Work Time vs Family Time

I grew up in an immigrant family with a dad whose sole responsibility was to make sure that we didn't starve and had shelter over our heads. The role model that I had of a good husband and father was one that worked all the time, even on the weekends. I had to redefine my understanding of a good husband and father when I got married and had kids. When I first started Stack Five, I had a tremendous amount of guilt and fear because I always thought I wasn't working enough. It felt like the weight of my family's future was on my shoulders and the only thing I could do to give it a better chance was to put more time into my work. But this isn't what my family needed. They needed me, not Stack Five, so we figured it out together. My kids are still relatively young (ages 8, 6, and 4) and I want to be there while they still want to hang out with me.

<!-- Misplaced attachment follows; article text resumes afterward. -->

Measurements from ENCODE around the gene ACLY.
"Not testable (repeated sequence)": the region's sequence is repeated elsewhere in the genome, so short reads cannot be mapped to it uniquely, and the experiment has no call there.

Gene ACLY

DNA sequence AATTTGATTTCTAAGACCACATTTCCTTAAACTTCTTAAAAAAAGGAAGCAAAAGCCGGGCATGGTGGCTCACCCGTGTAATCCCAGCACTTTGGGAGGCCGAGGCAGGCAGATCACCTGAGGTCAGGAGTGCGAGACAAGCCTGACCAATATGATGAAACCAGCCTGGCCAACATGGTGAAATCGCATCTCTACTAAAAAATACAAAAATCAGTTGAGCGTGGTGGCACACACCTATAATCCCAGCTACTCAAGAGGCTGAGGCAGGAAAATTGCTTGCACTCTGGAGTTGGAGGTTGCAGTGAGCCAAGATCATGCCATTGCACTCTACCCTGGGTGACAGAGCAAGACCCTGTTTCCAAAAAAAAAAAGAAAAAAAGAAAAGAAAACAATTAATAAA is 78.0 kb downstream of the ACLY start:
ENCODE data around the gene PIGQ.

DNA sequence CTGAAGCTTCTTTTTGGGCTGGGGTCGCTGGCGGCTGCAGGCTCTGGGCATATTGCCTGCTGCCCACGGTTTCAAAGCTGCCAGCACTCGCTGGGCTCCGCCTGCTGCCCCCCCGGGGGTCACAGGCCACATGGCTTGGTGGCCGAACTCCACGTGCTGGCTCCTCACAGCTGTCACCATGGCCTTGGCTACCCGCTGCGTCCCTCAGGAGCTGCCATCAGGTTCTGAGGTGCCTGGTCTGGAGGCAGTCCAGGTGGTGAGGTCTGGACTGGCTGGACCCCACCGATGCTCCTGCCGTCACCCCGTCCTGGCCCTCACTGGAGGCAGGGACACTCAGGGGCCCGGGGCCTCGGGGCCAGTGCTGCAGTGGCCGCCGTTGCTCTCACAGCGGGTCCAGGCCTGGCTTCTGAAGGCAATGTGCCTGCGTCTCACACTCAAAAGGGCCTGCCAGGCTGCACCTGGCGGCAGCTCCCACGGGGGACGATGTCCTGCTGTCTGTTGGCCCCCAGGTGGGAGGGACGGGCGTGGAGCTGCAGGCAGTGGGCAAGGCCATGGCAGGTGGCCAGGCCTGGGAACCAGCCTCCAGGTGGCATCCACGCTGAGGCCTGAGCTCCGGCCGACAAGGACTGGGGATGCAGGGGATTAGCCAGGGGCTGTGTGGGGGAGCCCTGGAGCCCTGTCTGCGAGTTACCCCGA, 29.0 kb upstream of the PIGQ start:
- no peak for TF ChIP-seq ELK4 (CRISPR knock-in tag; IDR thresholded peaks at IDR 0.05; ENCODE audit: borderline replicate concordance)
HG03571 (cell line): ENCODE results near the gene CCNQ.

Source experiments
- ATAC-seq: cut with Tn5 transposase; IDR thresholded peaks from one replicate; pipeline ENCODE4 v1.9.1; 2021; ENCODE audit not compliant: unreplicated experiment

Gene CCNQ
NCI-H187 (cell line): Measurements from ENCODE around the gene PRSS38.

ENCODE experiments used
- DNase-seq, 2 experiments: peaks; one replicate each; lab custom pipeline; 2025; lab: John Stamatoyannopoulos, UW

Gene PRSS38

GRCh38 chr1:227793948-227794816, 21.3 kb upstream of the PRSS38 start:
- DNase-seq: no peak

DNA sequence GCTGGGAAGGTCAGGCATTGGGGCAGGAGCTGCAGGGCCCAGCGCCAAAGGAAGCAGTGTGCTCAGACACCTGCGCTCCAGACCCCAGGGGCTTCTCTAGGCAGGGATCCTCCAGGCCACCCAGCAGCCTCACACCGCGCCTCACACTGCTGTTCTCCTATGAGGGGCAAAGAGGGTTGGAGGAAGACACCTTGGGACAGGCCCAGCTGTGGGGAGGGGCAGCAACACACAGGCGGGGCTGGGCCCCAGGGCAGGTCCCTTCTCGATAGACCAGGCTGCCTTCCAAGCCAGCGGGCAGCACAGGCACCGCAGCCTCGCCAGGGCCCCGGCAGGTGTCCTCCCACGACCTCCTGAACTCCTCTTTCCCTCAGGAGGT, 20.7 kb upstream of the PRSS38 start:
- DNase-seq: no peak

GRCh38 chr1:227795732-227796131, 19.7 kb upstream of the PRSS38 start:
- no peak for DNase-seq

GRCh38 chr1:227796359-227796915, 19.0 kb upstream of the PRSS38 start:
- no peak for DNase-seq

It was mostly a series of different events, observations, and reflections that shaped the way that I think about my work and life. But there was one singular event that pushed me to think hard about my life. My good friend Andre died when he was only 25 years old. Life is too short.

Your time is limited, so don't waste it living someone else's life. Don't be trapped by dogma - which is living with the results of other people's thinking. Don't let the noise of others' opinions drown out your own inner voice.

Steve Jobs

Profit vs. Growth

Your first thoughts might be that I'm referring to money, but I'm usually thinking about this tradeoff in the context of both time and money. The simplest example is with my business Stack Five. Do we make more money for ourselves (profit) or reinvest it in our team, new initiatives, and our culture (growth). Luckily, this one is an easy answer. I will always pick growth because it also means profit for everyone on our team and the company. I've worked at many companies where their leaders pick profit over growth and the result is that usually, the people end up paying for it (think high-stress environments, expected overtime, or dead-end jobs).